Despite their small size, the Abatwa were said to kill and eat much larger creatures than themselves, using poisoned arrows to take down horses or antelope. It was this fierce nature, the ability to hide, and the tiny poisoned arrows that belied their size that caused the Zulu to fear them, as it was said that even a single one of their arrows could take down a full grown man. The common lore says that the Abatwa were fiercely territorial, and that they did not like being reminded of how small they were. To wander into their territory, remark on their small stature, or worse yet step on one was seen as tantamount to a death sentence, and so the Zulu gave areas that the Abatwa were known to inhabit a wide berth. If one were to encounter one of the Abatwa, they were supposed to tell it “I saw you,” to which the creature would reply “From where?,” and the proper answer was “From that mountain over there.” If one did this, there was a chance you would be spared their wrath, and “I saw you” was often said even if a Zulu wasn’t sure if there were any Abatwa there at all, just to be safe.
The tales of the Abatwa first made themselves known to the outside English speaking Western world in 1868, when Henri Callaway wrote about them in his Nursery Tales, Traditions, and Histories of the Zulus. Although the Zulu believed that the Abatwa were unquestionably real, Callaway believed that the stories perhaps had their origins in a neighboring tribe of pygmy bushmen, who they also called the Abatwa. It was Callaway’s opinion that initial encounters with these bushmen, who reached an average height of only 4 feet, had given birth to the legends of the Abatwa. Rather interestingly, there is another tradition of a race of apparent cannibal dwarves called the Maithoachiana, which hail from East Africa and have a very similar profile. The explorer and writer Mervyn W.H. Beech would hear of these creatures while visiting the region as a correspondent for the journal “MAN,” and he would write of them:
The Maithoachiana appear to be a variety of earth-gnomes with many of the usual attributes: they are rich, very fierce, very touchy, e.g., if you meet one and ask him who his father is he will spear you; or if he asks you where you caught sight of him first, unless you say that you had seen him from afar, he will kill you, the inference being, I suppose, that you have seen what he was doing, burying treasure, &c. This is only a guess on my part. Like earth-gnomes in most folklore, they are skilled in the art of iron-working. They originally lived round this part (i.e., south of Mount Kenia), but they were driven out by another legendary people called the 'Gumba,' who dwelt in caves dug in the earth, and who disappeared one night after teaching the Kikuyu the art of smelting. Another account says that they lived in the earth themselves. It is a Kikuyu insult to say 'You are the son of a Maithoachiana.'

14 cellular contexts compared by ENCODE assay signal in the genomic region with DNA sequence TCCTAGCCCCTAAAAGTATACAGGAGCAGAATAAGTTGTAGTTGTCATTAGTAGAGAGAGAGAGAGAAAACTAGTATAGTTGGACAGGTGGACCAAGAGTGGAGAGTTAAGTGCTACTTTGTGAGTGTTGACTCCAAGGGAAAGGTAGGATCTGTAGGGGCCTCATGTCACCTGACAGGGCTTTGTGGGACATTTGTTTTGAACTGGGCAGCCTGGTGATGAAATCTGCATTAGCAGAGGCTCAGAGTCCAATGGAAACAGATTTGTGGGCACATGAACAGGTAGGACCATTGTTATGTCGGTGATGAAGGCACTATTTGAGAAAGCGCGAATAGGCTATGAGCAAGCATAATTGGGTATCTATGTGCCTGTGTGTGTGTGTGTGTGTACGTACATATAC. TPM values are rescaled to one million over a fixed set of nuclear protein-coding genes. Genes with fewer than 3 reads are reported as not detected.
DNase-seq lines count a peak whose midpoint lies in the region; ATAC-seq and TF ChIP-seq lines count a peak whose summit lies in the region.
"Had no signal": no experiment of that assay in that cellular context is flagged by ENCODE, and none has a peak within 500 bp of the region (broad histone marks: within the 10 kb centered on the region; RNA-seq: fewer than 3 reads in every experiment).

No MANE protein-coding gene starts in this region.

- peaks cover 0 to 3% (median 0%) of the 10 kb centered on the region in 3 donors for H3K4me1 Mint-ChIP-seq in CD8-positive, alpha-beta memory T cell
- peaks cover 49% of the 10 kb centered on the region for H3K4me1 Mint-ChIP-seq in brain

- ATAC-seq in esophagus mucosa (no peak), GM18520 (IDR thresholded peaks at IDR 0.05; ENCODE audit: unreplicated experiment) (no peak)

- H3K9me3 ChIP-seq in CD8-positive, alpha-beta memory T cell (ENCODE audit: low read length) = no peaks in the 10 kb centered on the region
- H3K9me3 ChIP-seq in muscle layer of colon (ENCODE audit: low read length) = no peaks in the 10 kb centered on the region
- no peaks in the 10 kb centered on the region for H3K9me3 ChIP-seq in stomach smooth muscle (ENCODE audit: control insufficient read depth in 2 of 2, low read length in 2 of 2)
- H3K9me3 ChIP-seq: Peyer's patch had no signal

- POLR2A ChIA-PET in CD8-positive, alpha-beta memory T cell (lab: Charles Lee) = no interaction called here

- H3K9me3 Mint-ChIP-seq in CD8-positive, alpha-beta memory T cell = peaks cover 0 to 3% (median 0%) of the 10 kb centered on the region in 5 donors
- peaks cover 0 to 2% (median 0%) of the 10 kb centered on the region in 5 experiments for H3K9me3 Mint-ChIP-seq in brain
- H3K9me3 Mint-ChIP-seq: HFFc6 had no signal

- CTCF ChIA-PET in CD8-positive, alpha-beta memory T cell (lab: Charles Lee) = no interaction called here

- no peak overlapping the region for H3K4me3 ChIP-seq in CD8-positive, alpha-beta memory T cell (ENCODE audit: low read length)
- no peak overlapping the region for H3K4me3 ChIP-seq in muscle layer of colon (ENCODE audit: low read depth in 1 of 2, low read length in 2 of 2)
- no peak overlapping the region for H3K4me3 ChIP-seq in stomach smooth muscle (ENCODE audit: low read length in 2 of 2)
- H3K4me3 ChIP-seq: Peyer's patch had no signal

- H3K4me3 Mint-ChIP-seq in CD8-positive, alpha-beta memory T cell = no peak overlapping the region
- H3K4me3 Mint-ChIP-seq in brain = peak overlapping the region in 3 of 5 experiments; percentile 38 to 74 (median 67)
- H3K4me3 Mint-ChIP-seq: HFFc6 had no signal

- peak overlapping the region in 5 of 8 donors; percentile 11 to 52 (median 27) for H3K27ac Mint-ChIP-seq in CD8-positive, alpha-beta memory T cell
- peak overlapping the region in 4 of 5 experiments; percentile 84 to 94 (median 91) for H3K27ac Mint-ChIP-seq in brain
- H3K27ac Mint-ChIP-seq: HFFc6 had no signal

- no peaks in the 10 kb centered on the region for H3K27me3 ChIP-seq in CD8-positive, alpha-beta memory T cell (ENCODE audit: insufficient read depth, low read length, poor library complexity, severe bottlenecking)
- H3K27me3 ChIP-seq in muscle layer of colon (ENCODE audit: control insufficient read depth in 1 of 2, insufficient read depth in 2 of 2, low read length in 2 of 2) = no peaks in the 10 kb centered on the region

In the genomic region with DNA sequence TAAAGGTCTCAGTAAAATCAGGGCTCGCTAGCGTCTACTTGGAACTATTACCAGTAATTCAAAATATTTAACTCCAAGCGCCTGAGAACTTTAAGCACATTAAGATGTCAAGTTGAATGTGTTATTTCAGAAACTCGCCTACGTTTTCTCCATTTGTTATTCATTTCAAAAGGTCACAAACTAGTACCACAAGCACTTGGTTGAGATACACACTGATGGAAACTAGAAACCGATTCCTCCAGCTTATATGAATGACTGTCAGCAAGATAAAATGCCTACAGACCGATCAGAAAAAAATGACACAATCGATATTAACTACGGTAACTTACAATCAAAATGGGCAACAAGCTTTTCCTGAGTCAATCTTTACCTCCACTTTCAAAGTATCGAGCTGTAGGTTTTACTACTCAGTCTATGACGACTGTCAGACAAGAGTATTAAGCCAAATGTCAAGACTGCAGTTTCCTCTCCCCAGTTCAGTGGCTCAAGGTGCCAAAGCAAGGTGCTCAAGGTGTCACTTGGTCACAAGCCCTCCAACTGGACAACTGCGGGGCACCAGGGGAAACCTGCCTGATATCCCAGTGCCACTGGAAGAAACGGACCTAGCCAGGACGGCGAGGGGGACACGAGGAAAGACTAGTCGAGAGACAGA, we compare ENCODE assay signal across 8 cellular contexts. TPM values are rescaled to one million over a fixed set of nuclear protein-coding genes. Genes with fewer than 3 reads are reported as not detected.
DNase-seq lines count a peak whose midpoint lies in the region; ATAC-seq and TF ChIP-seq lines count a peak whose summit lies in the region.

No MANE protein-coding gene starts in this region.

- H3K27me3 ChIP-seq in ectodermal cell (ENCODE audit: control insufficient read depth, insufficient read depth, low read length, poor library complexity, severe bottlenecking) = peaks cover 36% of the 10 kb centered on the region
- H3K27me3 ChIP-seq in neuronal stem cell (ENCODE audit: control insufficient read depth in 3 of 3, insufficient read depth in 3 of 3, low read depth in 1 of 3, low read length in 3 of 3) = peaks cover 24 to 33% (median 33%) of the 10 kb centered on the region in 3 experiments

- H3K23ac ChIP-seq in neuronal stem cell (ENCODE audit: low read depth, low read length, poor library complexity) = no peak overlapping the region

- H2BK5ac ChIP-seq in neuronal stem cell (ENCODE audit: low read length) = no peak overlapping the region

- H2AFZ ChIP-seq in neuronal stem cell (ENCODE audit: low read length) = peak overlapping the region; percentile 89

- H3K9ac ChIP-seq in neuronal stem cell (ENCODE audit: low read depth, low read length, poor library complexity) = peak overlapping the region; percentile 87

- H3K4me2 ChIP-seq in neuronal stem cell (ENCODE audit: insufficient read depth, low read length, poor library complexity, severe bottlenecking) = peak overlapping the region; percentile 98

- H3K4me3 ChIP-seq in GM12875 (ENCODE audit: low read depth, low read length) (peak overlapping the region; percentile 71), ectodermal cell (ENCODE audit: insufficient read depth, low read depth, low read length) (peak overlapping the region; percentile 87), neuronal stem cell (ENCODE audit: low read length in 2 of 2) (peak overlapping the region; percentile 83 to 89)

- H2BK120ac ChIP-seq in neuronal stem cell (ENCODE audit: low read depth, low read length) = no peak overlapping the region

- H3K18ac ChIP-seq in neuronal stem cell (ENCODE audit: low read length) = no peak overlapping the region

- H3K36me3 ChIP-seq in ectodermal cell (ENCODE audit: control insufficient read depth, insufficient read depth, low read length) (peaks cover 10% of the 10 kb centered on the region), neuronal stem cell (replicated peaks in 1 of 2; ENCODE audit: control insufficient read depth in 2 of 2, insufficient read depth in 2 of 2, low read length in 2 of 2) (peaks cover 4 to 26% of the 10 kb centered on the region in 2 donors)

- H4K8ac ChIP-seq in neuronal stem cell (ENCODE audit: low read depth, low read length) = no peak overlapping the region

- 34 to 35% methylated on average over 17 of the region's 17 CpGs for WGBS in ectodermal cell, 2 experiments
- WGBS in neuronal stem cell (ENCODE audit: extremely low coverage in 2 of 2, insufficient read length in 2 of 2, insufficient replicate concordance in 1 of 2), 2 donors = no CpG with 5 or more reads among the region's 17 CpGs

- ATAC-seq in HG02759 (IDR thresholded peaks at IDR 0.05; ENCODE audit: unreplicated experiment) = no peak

The fierce little people were said to have displaced an ancient people called the Gumba, and were greatly feared by the local tribes. Although the natives firmly insisted that the Maithoachiana were real, like Callaway Reed thought they were likely a local myth that had originated from early contact with pygmy tribes. Is that what was going on here, or is it something else? It is curious that such similar stories of little people should originate from two entirely different regions, so was there perhaps a race of tiny people living in Africa, even smaller that the pygmies? One idea is that we could be looking at some sort of relic population of a tiny extinct human relative or hominid such as Homo floresiensis, the fossils of which were discovered in 2003 at Liang Bua, on the island of Flores in Indonesia. These creatures were on average under 4 feet in height and were the smallest species of the genus Homo, and it is speculated that they could have possibly inhabited other areas of the world. Could they have made it as far as Africa? Or is this all just folklore and myth? The answers are unclear.